PORTLAND, Ore. (TheStreet) –- One of the biggest myths baseball perpetuates on America is that no other sports are played during All-Star week.
Though that's false, Major League Baseball has just enough willing accomplices to make it seem true.
On Tuesday, the day of this year's All-Star Game, Disney's (DIS) ESPN listed just one other event on its sports calendar: The Tour de France, which was on a rest day and had recaps airing on Comcast's (CMCSA) NBC Sports Network. What ESPN failed to mention is that it had competing sports programming of its own airing that same evening.
During the hours that Fox (FOXA) aired the All-Star Game, ESPN had access to live broadcasts of the U.S. national lacrosse team playing the Iroquois Nationals in the World Lacrosse Championships, the WNBA's Los Angeles Sparks taking on the Houston Comets and an NBA Summer League game between the Miami Heat and Washington Wizards. None of that comes close to the caliber of the All-Star Game, which makes ESPN's decision to bury actual sports coverage all the more bizarre.
ESPN plugged up its flagship network with SportsCenter coverage from the All-Star Game host site of Target Field in Minneapolis before switching to the World Series Of Poker. The network dropped its WNBA game to ESPN2 for an 8 p.m. EST showing that followed an awards ceremony. The lacrosse championship, meanwhile, was foisted on to the ESPN U college station, while NBA summer league games were relegated to the streaming-only ESPN3.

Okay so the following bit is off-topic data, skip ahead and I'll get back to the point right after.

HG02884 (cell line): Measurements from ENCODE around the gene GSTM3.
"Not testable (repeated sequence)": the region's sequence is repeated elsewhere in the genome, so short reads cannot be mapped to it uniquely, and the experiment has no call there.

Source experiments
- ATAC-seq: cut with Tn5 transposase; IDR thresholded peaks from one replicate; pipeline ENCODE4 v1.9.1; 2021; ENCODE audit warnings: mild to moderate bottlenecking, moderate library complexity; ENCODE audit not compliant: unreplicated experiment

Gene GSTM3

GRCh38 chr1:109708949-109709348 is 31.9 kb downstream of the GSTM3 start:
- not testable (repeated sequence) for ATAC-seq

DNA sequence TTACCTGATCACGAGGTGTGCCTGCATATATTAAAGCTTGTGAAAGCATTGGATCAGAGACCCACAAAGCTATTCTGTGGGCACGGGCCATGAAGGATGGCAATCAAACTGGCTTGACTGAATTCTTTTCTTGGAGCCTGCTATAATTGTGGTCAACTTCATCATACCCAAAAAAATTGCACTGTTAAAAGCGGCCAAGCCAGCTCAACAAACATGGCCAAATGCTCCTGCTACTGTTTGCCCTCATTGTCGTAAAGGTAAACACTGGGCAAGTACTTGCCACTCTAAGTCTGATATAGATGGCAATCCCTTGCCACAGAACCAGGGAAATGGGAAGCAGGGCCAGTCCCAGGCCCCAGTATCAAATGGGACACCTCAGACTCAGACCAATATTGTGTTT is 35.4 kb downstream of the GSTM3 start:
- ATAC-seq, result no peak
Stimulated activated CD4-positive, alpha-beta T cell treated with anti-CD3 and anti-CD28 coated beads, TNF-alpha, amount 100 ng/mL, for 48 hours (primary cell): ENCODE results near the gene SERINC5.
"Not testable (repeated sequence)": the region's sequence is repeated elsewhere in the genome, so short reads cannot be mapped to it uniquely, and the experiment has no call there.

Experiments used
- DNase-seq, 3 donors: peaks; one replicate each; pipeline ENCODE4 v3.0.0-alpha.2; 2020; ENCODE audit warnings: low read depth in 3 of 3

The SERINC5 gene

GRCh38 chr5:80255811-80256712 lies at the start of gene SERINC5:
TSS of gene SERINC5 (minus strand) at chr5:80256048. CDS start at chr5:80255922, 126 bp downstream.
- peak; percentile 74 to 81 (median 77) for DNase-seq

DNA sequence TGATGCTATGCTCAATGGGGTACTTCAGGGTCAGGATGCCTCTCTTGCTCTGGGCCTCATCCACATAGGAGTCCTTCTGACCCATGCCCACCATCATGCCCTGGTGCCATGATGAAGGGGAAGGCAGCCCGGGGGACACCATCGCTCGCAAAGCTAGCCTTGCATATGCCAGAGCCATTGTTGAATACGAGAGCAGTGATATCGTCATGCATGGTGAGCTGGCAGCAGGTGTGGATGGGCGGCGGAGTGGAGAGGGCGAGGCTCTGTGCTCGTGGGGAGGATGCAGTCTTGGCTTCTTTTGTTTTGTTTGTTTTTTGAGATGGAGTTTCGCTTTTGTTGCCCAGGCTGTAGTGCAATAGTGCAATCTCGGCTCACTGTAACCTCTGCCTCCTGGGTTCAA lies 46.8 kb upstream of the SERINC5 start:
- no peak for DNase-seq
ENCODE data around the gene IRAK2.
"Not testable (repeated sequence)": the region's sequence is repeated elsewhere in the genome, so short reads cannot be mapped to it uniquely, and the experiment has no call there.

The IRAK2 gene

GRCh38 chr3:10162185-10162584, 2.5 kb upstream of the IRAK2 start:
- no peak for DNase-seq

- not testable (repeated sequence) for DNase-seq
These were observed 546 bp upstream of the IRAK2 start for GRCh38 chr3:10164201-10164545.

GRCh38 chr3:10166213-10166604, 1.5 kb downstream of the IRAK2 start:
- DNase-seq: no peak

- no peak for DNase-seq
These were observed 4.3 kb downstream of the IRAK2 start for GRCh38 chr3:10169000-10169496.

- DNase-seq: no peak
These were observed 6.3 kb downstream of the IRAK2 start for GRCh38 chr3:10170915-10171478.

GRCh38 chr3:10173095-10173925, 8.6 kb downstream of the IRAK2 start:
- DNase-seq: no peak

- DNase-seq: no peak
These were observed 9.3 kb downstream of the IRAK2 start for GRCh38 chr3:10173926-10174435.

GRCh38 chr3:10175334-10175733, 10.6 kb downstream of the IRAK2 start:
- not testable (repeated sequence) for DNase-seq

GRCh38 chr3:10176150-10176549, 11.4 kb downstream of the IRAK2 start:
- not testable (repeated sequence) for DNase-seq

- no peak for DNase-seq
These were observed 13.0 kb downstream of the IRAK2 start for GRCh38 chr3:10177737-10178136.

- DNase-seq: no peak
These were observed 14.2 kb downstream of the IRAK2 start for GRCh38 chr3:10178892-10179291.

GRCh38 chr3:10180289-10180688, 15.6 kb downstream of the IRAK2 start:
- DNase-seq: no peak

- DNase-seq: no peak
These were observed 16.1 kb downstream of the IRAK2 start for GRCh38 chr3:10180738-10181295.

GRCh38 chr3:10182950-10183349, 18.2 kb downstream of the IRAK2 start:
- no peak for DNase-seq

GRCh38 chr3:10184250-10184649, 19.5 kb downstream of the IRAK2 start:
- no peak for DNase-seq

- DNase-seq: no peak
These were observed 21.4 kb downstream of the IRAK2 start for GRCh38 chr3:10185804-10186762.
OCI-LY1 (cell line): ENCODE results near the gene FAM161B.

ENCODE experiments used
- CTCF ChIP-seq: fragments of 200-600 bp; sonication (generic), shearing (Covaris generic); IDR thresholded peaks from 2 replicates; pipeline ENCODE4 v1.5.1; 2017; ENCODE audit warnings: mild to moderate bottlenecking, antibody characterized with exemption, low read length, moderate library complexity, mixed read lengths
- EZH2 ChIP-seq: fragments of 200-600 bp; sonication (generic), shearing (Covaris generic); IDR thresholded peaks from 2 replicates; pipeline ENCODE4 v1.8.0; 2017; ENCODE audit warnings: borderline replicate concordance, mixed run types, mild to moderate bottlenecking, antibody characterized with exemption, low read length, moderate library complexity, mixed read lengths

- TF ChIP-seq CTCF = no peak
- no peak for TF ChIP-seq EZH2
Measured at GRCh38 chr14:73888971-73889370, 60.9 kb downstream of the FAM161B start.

That's a whole lot of sports that ESPN could've given a chance to shine. We've pointed out ESPN's awkward juggling of sports before, but it's really something to behold when the All-Star Game comes around. Consider that NBC Sports Network's Tour de France coverage on the day of the All-Star Game consisted of little other than rest-day recaps and analysis, which ESPN parried with poker.
Even worse, however, was the following day. Major League Baseball had the day off and NBC's coverage of Stage 11 of the Tour de France aired live and then twice more before being shown again at 8 p.m. EST.
What did ESPN send up against it? The ESPYS: Its annual awards show that costs upwards of $7 million to produce and gets the network cozy with the athletes it's supposed to objectively cover (although athletes get awards and compensation from their own leagues, mind you).